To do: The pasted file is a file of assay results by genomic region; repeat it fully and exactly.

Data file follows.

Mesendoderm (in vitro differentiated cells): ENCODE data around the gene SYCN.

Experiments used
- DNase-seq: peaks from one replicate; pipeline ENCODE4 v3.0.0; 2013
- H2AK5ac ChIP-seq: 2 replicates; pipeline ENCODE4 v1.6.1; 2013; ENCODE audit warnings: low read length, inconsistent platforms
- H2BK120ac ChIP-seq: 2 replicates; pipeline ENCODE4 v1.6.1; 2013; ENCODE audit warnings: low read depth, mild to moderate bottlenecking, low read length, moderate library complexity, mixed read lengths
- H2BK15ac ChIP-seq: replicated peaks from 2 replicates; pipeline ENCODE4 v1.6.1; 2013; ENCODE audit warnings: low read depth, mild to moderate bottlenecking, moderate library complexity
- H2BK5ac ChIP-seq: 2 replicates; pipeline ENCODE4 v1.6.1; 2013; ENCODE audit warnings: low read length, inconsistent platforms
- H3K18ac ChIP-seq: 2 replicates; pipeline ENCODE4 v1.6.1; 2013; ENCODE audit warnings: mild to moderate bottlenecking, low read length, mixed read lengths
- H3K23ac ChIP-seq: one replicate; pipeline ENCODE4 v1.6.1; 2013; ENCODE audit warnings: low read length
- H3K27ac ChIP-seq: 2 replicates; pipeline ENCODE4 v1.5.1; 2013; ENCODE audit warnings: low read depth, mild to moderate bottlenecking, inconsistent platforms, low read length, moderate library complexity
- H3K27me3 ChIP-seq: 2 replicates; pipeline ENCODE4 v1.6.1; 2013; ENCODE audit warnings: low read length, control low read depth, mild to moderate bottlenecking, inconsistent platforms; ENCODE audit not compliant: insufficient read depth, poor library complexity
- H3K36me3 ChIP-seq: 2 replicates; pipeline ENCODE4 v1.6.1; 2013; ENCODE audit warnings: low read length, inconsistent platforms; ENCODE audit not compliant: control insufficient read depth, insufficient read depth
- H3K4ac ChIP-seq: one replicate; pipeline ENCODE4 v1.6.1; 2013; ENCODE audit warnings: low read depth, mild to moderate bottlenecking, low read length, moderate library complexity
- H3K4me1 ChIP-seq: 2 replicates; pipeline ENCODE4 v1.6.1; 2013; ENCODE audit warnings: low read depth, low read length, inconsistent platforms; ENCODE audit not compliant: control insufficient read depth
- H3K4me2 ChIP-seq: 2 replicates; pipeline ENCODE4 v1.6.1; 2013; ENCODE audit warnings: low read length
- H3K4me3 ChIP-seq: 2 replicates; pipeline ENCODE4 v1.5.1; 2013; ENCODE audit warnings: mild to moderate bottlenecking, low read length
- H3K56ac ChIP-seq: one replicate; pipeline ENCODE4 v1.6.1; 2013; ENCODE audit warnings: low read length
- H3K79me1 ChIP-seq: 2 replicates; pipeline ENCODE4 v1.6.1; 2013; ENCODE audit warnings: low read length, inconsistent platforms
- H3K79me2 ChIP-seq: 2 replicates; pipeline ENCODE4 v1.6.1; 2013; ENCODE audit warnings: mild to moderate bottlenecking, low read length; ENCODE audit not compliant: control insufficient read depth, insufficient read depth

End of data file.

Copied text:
Mesendoderm (in vitro differentiated cells): ENCODE data around the gene SYCN.

Experiments used
- DNase-seq: peaks from one replicate; pipeline ENCODE4 v3.0.0; 2013
- H2AK5ac ChIP-seq: 2 replicates; pipeline ENCODE4 v1.6.1; 2013; ENCODE audit warnings: low read length, inconsistent platforms
- H2BK120ac ChIP-seq: 2 replicates; pipeline ENCODE4 v1.6.1; 2013; ENCODE audit warnings: low read depth, mild to moderate bottlenecking, low read length, moderate library complexity, mixed read lengths
- H2BK15ac ChIP-seq: replicated peaks from 2 replicates; pipeline ENCODE4 v1.6.1; 2013; ENCODE audit warnings: low read depth, mild to moderate bottlenecking, moderate library complexity
- H2BK5ac ChIP-seq: 2 replicates; pipeline ENCODE4 v1.6.1; 2013; ENCODE audit warnings: low read length, inconsistent platforms
- H3K18ac ChIP-seq: 2 replicates; pipeline ENCODE4 v1.6.1; 2013; ENCODE audit warnings: mild to moderate bottlenecking, low read length, mixed read lengths
- H3K23ac ChIP-seq: one replicate; pipeline ENCODE4 v1.6.1; 2013; ENCODE audit warnings: low read length
- H3K27ac ChIP-seq: 2 replicates; pipeline ENCODE4 v1.5.1; 2013; ENCODE audit warnings: low read depth, mild to moderate bottlenecking, inconsistent platforms, low read length, moderate library complexity
- H3K27me3 ChIP-seq: 2 replicates; pipeline ENCODE4 v1.6.1; 2013; ENCODE audit warnings: low read length, control low read depth, mild to moderate bottlenecking, inconsistent platforms; ENCODE audit not compliant: insufficient read depth, poor library complexity
- H3K36me3 ChIP-seq: 2 replicates; pipeline ENCODE4 v1.6.1; 2013; ENCODE audit warnings: low read length, inconsistent platforms; ENCODE audit not compliant: control insufficient read depth, insufficient read depth
- H3K4ac ChIP-seq: one replicate; pipeline ENCODE4 v1.6.1; 2013; ENCODE audit warnings: low read depth, mild to moderate bottlenecking, low read length, moderate library complexity
- H3K4me1 ChIP-seq: 2 replicates; pipeline ENCODE4 v1.6.1; 2013; ENCODE audit warnings: low read depth, low read length, inconsistent platforms; ENCODE audit not compliant: control insufficient read depth
- H3K4me2 ChIP-seq: 2 replicates; pipeline ENCODE4 v1.6.1; 2013; ENCODE audit warnings: low read length
- H3K4me3 ChIP-seq: 2 replicates; pipeline ENCODE4 v1.5.1; 2013; ENCODE audit warnings: mild to moderate bottlenecking, low read length
- H3K56ac ChIP-seq: one replicate; pipeline ENCODE4 v1.6.1; 2013; ENCODE audit warnings: low read length
- H3K79me1 ChIP-seq: 2 replicates; pipeline ENCODE4 v1.6.1; 2013; ENCODE audit warnings: low read length, inconsistent platforms
- H3K79me2 ChIP-seq: 2 replicates; pipeline ENCODE4 v1.6.1; 2013; ENCODE audit warnings: mild to moderate bottlenecking, low read length; ENCODE audit not compliant: control insufficient read depth, insufficient read depth